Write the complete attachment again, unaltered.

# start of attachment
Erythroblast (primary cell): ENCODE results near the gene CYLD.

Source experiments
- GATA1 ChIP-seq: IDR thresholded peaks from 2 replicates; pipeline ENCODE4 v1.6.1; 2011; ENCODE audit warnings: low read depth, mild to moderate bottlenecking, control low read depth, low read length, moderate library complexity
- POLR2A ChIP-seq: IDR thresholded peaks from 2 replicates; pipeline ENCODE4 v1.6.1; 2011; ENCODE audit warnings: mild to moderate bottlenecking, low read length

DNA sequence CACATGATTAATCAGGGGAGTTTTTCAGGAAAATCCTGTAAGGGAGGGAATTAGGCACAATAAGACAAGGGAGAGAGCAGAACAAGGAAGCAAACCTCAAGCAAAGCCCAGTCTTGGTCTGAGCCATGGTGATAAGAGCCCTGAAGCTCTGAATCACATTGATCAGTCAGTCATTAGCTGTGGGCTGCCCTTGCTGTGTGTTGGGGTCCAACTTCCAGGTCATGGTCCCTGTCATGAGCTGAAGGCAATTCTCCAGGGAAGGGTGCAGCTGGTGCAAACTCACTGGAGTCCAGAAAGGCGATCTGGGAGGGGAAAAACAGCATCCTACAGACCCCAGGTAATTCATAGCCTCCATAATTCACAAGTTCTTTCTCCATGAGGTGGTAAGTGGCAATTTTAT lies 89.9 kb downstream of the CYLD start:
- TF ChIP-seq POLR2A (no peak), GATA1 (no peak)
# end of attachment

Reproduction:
Erythroblast (primary cell): ENCODE results near the gene CYLD.

Source experiments
- GATA1 ChIP-seq: IDR thresholded peaks from 2 replicates; pipeline ENCODE4 v1.6.1; 2011; ENCODE audit warnings: low read depth, mild to moderate bottlenecking, control low read depth, low read length, moderate library complexity
- POLR2A ChIP-seq: IDR thresholded peaks from 2 replicates; pipeline ENCODE4 v1.6.1; 2011; ENCODE audit warnings: mild to moderate bottlenecking, low read length

DNA sequence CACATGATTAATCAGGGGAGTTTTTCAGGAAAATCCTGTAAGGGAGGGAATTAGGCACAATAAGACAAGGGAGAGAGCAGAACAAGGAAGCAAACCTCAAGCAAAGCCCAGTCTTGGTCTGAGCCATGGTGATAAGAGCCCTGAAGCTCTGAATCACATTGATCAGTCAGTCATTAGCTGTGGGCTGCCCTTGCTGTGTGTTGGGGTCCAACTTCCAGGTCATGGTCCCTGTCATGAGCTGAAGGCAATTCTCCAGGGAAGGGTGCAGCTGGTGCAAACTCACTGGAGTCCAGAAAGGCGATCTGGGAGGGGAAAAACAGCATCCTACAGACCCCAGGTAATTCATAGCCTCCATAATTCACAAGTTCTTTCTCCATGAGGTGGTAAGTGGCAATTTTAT lies 89.9 kb downstream of the CYLD start:
- TF ChIP-seq POLR2A (no peak), GATA1 (no peak)